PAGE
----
Neutering and contraception methods for ferrets

Should I neuter my ferret?

Neutering is necessary for many pets in order to prevent unwanted pregnancy, protect against certain medical conditions as well as prevent some behavioural issues. Ferrets, like other pets, need to be neutered for these reasons. However, having your ferret neutered is more complicated than it is with other species and pets, such as cats and dogs...

In female ferrets, the outcome of not having them neutering can be serious. Female ferrets (or jills) are induced ovulators, (they require the act of mating to stimulate them to release an egg for fertilisation). This means that they will stay in season (or oestrus) until they are mated, or until day length shortens.

What are neutered male ferrets called?

  • A male ferret is called a 'hob'.
  • A vasectomised male ferret is known as a 'hoblet'.
  • A castrated male ferret is called a 'hobble'.

Can ferrets die if not mated?

Remaining in season can cause often severe health problems for a jill; including alopecia (hair loss) and even death from oestrogen-associated anaemia (deficiency in red blood cells).

For this reason, it's important to take action to prevent this serious health issue. There are various ferret neutering options available and each comes with its pros and cons...

Ferret neutering: What are the options?

Methods to prevent the health issues associated with ongoing oestrus include:

  1. Surgical (neutering)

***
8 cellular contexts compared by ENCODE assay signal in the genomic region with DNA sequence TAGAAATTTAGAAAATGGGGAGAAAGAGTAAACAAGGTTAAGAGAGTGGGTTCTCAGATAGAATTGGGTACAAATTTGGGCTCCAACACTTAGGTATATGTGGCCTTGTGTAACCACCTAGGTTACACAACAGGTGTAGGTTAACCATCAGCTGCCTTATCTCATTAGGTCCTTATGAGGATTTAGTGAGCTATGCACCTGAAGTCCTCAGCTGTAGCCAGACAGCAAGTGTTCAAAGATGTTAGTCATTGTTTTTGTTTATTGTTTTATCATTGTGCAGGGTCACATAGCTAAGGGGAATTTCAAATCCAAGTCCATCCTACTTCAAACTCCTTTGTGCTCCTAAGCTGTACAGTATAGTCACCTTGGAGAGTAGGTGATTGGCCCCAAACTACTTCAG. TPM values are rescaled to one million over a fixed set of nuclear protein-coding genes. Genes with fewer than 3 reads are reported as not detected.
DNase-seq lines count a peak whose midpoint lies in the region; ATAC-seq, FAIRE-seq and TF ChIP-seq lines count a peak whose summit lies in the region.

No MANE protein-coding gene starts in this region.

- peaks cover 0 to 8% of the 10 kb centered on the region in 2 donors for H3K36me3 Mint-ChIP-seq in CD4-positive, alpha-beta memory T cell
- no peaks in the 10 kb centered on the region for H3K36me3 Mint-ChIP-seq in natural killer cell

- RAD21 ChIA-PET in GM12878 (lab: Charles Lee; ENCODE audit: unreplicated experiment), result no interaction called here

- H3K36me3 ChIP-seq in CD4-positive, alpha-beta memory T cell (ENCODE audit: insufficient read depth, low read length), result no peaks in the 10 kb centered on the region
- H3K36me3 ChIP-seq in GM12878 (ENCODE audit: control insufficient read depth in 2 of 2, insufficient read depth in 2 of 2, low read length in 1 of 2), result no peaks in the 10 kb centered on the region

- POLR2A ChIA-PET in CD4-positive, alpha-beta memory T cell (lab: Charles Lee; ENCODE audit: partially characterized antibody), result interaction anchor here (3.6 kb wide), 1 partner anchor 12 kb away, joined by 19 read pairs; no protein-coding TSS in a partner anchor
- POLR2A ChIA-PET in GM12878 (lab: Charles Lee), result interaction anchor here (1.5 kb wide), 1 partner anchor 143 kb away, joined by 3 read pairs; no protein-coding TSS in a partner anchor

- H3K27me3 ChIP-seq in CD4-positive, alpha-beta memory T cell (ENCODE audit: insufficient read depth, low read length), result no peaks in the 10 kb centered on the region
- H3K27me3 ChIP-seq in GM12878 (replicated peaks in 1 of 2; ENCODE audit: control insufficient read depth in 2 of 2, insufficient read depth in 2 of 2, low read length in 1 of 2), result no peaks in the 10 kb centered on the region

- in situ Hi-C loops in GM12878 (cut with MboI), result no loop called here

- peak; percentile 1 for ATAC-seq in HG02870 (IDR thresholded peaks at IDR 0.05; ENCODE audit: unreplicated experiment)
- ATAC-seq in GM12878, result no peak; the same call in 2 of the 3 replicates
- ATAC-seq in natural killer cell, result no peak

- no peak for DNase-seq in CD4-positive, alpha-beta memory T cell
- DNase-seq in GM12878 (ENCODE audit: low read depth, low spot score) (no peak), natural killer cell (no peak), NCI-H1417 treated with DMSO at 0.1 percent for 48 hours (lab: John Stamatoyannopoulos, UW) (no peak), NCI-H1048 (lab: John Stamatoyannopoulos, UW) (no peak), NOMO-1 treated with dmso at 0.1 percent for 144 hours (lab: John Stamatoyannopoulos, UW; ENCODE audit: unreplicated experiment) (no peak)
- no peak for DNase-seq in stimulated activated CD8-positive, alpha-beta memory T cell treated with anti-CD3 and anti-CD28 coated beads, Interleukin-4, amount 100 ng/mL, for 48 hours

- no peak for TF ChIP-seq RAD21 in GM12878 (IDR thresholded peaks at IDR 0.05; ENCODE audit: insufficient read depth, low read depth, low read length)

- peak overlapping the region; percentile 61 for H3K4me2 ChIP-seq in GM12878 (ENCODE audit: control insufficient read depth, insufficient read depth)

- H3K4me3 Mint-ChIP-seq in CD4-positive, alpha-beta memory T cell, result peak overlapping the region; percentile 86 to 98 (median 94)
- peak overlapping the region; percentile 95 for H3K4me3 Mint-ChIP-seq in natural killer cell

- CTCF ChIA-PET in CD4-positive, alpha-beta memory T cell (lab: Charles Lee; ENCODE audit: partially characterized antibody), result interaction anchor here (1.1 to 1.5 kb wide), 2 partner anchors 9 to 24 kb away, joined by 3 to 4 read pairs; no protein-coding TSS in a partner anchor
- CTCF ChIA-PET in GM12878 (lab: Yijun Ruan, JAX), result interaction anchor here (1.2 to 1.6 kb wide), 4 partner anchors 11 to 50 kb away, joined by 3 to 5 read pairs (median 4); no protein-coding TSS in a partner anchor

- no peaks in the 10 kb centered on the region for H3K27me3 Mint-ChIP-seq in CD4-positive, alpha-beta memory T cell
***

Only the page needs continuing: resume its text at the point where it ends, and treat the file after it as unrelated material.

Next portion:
2. Chemical (contraception) 
  3. Or a combination of both. 

Some owners may use vasectomised hoblets (males) to bring their jills out of season through the act of mating.

All options also prevent unwanted pregnancy and can help reduce aggressive behaviour. They can also help reduce the typical musky smell associated with the maturing male (or hob). There are benefits and risks to each method. Please use our advice in conjunction with your vet's advice, to find out which method is best for your pet.

Having your ferret surgically neutered (castration and spaying)

  • Spaying is the term for the surgical removal of the ovaries and uterus from the female. Castration involves the surgical removal of the testes (a castrated male is known as a hobble).
  • Castrating hobs can reduce aggressive behaviour and also increase play.
  • Surgical neutering is a permanent procedure and is often the most cost-effective method.
  • However, surgical neutering in ferrets of both sexes has been linked with the occurrence, some years later, of hyperadrenocorticism (adrenal disease), and adrenal tumours.
  • If castration or spaying is performed, it's generally advised that it should not be done until after puberty, to delay the possible onset of adrenal disease.
  • We still recommend neutering as a permanent way to stop oestrus in females and reduce aggression in males. However, it's important to be aware of the signs of hypoadrenocorticism, and to be aware that treatment may be required in the future.

Chemical contraception methods (implants or injections)

  • Chemical-based contraception methods are available to manage a ferret's reproductive biology. 
  • The most common method is the chemical implant, placed under the ferret's skin whilst he/she is sedated - at regular times throughout the ferret's life.